At first glance, the new 10-story apartment complex in Paris known as the Flower Tower looks like a giant display of potted plants, or perhaps the work of a gardening enthusiast gone mad.
A "vertical garden" of bamboo plants sprouts from more than 400 concrete pots that line the balconies on three sides of the 28,000-sf building.
The blossoming bamboo, which will grow to a height of 12–15 feet, conceals a monolithic white-and-gray concrete structure that houses 30 apartment units and three below-grade parking levels. The greenery diffuses light and heat for the tenants and differentiates the building from the 20 or so surrounding apartment blocks of similar scale and mass.
Completed last June, the structure is part of a subsidized housing complex developed by the city's Public Office of Installation and Construction in the 17th arrondissement, a predominantly high-end residential and commercial district in the northwest reaches of Paris. Each apartment block was designed by a well-known architect, and each is arranged around a central landscaped courtyard.
The Flower Tower is the most eccentric of the lot. Its offbeat design is a reflection of the gardener inside many Parisians, says its local design architect, Edouard François, who has long observed how Parisians will cultivate even the tiniest balconies with potted plants in a brave effort to infuse nature into the dense, urban environment.
"Almost every balcony is planted," says François. "They filter the city to escape it, to establish distance from it, and to minimize its density."
The problem, François observed, was that most residential balconies are not equipped to support such plantings. Very few have water-supply spigots or ample space to maintain healthy plants, he says.
François's plan for the complex provides permanent planting pots with a built-in, automatic irrigation and fertilizing system. PVC tubing 30mm in diameter concealed within the balcony railings delivers fresh water and nutrients to the meter-tall flowerpots, which are firmly entrenched into the concrete balcony floors (see diagram, page 46). The fertilizer is added to the water in a basement storage tank and the solution is pumped up to the nine balconies. The result is a self-sustaining bamboo garden.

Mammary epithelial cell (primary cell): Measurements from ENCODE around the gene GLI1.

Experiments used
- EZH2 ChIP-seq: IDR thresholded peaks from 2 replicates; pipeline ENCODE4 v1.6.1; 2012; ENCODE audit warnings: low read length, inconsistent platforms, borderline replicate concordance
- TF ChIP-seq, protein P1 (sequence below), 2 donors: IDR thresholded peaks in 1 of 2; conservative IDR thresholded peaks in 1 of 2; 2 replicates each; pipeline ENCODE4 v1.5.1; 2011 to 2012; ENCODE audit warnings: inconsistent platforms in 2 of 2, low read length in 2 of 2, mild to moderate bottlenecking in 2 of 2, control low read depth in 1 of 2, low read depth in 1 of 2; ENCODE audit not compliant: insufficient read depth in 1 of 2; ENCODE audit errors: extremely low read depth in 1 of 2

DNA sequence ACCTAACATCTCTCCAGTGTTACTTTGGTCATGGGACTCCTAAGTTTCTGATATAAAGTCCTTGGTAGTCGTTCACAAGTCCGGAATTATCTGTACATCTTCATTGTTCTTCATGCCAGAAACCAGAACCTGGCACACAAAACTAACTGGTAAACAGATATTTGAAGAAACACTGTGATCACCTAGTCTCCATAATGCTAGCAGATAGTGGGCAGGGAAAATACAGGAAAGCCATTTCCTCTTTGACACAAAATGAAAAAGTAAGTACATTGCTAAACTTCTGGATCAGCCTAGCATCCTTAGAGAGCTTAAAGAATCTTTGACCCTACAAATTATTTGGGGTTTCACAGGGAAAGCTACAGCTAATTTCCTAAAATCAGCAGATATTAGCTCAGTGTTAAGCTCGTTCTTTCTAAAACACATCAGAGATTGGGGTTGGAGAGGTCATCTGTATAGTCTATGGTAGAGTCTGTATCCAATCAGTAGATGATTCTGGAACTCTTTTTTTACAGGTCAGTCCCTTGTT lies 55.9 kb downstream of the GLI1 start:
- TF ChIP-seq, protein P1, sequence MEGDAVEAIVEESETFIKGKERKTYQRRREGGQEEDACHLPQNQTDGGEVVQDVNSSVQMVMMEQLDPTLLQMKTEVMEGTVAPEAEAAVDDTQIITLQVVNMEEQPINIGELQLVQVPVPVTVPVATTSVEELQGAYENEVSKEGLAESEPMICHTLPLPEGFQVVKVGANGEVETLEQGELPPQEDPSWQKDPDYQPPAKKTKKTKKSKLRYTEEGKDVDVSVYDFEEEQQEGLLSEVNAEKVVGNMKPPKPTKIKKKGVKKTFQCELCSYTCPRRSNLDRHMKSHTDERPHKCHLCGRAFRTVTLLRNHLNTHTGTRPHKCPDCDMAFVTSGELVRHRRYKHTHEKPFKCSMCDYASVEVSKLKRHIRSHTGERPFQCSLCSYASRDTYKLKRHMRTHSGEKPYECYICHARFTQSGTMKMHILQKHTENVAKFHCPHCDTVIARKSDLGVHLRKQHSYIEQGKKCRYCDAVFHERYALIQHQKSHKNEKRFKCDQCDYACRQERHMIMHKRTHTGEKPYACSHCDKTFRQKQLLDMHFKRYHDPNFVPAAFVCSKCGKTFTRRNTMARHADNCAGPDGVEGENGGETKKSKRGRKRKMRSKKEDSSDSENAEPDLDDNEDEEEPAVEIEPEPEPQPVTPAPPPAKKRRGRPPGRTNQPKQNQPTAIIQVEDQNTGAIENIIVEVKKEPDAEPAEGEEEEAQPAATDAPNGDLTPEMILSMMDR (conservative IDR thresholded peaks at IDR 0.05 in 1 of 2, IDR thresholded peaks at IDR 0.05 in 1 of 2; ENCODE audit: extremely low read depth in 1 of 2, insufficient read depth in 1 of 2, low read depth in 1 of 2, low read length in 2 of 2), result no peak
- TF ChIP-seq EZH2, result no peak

François says he originally desired very rare white bamboo ("one of the three rarest bamboo species in the world") for its white-gray vegetation to match the color of the surrounding concrete buildings. Instead, a species of green bamboo was selected to meld with the adjacent gardens. He says the color and volume of the bamboo will remain constant throughout the year. For variety, François added blue-violet ipomées, a seasonal flower that opens during the day and closes at night, to the pots.
Beyond the tropical foliage, the building is almost entirely concrete. Floors, walls, and ceilings are all exposed concrete. A central spiral staircase is also concrete. Even the flowerpots and balcony balustrades are concrete. Other than the steel rebar reinforcement in the exposed concrete, the building has very few structural steel components.
The flowerpots and balustrades are made of a unique concrete mix, called Ductal, that contains tiny metallic or organic fibers, silica fume, mineral fillers (nanofibers), and superplasticizer mixed with traditional concrete ingredients: cement, water, and sand. The result is a concrete that is strong (compressive strength: 30,000 psi, flexural strength: 6,500 psi) and light and does not require steel reinforcement.
Manufactured by Paris-based Lafarge Corp., Ductal also allows for the production of thin parts and smooth finishes. A combination of these traits was the key factor to the Building Team's selection of Ductal, even though the material is more expensive than conventional concrete products, says François. The project called for 35 cubic meters of Ductal to form the flowerpots and railings, which were cast offsite and installed by local contractor Léon Grosse Entreprise.
The building's cloud-like exterior walls are composed of a palette of white and gray concrete that was poured in place at the job site. The Building Team specified two concrete products — a bright-white formulation from France and a gray mix from Belgium — that would not blend when poured into the forms. "The walls were poured completely randomly," says François. "Some trucks would get on site with white concrete, others with regular gray concrete." This process had the effect of creating a two-toned "fuzzy" look, says the designer.
As for the interior spaces, there's nothing lavish about them. The building's narrow circulation core is predominantly exposed concrete, with the exception of black-and-white floor tile in the ground-level entry corridor. Inside the flats, kitchens, living rooms, and bedrooms abut the balconies to maximize daylight and introduce views of the bamboo and internal courtyard. The living spaces are free of columns, creating an open, flexible plan. Structural support is provided at the perimeter wall of each unit.
Parisians have flocked to the Flower Tower, making it one of the hottest addresses in the 17th. The building was fully occupied within a month of its opening.
Francois says residents have been pleased with the experience of being "sheathed in nature" and love the noise the bamboo makes in the wind. One tenant told him that in the summer, with the windows open and the breeze flowing through the bamboo's grassy stalks, the effect is soporific, like sleeping in a tree.